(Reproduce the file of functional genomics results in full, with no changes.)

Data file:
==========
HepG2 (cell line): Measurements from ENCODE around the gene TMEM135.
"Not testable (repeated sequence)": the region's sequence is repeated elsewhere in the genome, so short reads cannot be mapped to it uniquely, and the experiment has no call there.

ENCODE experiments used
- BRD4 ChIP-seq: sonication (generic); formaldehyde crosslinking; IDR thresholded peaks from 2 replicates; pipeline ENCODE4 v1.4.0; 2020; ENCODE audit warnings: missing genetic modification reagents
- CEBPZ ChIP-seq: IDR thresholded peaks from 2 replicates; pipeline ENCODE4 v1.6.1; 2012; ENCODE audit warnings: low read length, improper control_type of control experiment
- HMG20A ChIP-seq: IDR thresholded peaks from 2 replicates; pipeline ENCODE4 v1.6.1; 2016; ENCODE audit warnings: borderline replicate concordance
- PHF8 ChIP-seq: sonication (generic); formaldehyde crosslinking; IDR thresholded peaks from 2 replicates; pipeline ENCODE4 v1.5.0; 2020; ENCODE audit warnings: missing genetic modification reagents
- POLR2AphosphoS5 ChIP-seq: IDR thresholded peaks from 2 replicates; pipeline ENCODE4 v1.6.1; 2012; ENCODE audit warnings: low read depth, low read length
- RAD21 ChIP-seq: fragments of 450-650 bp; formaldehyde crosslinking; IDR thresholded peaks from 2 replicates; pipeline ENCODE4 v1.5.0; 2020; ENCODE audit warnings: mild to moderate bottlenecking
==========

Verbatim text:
HepG2 (cell line): Measurements from ENCODE around the gene TMEM135.
"Not testable (repeated sequence)": the region's sequence is repeated elsewhere in the genome, so short reads cannot be mapped to it uniquely, and the experiment has no call there.

ENCODE experiments used
- BRD4 ChIP-seq: sonication (generic); formaldehyde crosslinking; IDR thresholded peaks from 2 replicates; pipeline ENCODE4 v1.4.0; 2020; ENCODE audit warnings: missing genetic modification reagents
- CEBPZ ChIP-seq: IDR thresholded peaks from 2 replicates; pipeline ENCODE4 v1.6.1; 2012; ENCODE audit warnings: low read length, improper control_type of control experiment
- HMG20A ChIP-seq: IDR thresholded peaks from 2 replicates; pipeline ENCODE4 v1.6.1; 2016; ENCODE audit warnings: borderline replicate concordance
- PHF8 ChIP-seq: sonication (generic); formaldehyde crosslinking; IDR thresholded peaks from 2 replicates; pipeline ENCODE4 v1.5.0; 2020; ENCODE audit warnings: missing genetic modification reagents
- POLR2AphosphoS5 ChIP-seq: IDR thresholded peaks from 2 replicates; pipeline ENCODE4 v1.6.1; 2012; ENCODE audit warnings: low read depth, low read length
- RAD21 ChIP-seq: fragments of 450-650 bp; formaldehyde crosslinking; IDR thresholded peaks from 2 replicates; pipeline ENCODE4 v1.5.0; 2020; ENCODE audit warnings: mild to moderate bottlenecking